Probably the most effectual way of increasing the sphere of usefulness of naval officers in time of peace, would be to prepare for the time of war, which must be inevitable, by building up and maintaining a naval establishment commensurate with the needs of the nation; thereby furnishing the legitimate and varied occupation so essential to the efficiency of the naval service. The time of peace would seem to be the appropriate season to design and test whatever may be calculated to make our navy formidable and effective in time of war. Remarkable changes are taking place in naval matters continually, and there is no reason to suppose that we have yet reached perfection in these matters, or that we have attained the ships and armaments best fitted for permanent adoption. If a navy is ever to be used in earnest, the wisdom of keeping it continually in an efficient state is undoubted. Unfortunately we have from our earliest history, in the moment of danger, temporarily increased our naval power at enormous expense, and, as soon as the danger was passed, we have always relapsed into our usual condition of weakness and inefficiency. This course has cost the country many times more millions of dollars than were necessary to have made and maintained a most powerful navy. But our wonderful recuperative ability makes us soon forget our great losses, caused by our want of foresight and neglect to avoid the waste of precipitation.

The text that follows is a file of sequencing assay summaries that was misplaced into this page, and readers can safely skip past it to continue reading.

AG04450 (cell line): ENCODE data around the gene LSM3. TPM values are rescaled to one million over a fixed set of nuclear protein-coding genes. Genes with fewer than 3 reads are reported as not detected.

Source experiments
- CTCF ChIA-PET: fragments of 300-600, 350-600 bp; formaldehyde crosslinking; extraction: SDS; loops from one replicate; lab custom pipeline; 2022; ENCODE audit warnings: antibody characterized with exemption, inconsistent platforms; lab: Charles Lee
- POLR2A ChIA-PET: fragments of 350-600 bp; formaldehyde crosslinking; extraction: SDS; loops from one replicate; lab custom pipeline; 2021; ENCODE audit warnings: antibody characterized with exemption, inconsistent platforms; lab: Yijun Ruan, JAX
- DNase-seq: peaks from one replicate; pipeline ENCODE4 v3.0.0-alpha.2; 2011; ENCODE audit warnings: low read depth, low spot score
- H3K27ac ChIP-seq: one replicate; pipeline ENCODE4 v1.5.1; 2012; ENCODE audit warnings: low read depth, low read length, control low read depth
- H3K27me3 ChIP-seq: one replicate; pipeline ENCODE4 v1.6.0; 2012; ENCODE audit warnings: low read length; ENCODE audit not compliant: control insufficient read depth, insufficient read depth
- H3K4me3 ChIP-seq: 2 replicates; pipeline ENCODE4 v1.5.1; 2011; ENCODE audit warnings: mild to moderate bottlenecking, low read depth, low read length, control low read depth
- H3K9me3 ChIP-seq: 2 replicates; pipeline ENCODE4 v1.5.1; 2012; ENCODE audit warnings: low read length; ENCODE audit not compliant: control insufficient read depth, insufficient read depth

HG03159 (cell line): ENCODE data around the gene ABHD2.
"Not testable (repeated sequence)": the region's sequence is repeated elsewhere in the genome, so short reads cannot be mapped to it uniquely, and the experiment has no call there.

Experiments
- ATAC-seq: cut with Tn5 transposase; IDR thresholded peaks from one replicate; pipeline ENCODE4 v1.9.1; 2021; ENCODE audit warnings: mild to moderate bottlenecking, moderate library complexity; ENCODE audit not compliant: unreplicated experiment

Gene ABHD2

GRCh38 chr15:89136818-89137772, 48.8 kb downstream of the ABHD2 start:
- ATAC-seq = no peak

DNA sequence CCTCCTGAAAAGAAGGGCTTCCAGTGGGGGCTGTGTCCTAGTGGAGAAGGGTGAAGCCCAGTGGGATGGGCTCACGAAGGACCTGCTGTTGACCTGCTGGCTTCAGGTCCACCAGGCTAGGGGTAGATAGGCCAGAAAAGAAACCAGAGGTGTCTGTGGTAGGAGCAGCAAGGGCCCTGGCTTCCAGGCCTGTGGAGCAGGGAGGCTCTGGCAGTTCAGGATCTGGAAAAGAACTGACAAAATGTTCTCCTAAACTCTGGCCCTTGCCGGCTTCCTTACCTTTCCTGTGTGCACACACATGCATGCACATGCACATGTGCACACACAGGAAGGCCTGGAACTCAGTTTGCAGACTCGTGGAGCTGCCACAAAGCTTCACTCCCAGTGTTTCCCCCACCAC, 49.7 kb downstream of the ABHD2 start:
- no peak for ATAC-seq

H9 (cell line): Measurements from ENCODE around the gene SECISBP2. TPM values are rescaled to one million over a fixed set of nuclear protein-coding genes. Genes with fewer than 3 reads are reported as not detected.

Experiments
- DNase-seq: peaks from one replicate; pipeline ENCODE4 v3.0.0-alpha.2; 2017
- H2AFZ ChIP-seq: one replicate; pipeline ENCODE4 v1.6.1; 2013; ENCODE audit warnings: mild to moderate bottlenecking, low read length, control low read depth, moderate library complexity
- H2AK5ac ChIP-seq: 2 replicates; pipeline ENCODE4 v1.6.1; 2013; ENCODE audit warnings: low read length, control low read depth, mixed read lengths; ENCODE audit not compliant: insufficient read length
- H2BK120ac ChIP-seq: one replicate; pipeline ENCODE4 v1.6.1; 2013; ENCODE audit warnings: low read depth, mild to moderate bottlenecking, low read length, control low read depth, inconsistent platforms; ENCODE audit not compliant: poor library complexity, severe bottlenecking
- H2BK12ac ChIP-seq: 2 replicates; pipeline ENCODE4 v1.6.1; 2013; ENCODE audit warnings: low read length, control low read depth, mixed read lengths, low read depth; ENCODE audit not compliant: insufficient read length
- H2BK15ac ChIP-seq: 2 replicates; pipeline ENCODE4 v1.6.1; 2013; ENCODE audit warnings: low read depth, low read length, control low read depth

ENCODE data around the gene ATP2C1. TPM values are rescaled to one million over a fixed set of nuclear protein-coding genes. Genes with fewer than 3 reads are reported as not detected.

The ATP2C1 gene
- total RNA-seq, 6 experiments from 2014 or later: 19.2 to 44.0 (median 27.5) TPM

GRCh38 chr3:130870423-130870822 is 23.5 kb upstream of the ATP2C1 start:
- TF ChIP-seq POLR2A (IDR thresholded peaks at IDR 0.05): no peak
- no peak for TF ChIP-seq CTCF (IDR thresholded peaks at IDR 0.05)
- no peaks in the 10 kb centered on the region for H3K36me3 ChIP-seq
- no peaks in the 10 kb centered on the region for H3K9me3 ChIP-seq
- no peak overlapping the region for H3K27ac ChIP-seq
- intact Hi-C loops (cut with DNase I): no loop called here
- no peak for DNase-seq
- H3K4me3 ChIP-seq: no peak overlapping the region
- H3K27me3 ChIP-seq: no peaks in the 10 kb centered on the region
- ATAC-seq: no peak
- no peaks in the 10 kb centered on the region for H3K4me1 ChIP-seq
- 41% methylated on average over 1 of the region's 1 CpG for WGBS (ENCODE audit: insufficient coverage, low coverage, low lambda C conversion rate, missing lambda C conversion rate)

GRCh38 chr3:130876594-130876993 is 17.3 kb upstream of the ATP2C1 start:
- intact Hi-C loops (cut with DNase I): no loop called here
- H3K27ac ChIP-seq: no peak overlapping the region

If a sufficient naval establishment is not available for the employment of all the officers, there are many congenial avenues where their peculiar training may be profitably utilized in the service of the government, and where their faculties will neither rust nor their ideas stagnate. Their special training and experience particularly fit them for the performance of duties in connection with ships and shipping, and all matters where the knowledge of a marine expert is needed. Whenever officers of the national government are required in the performance of duties connected with the merchant marine, naval officers would be the most efficient, economical and reliable persons to employ; and retired officers of the navy might many times be profitably used and do efficient service for the government in these civil occupations.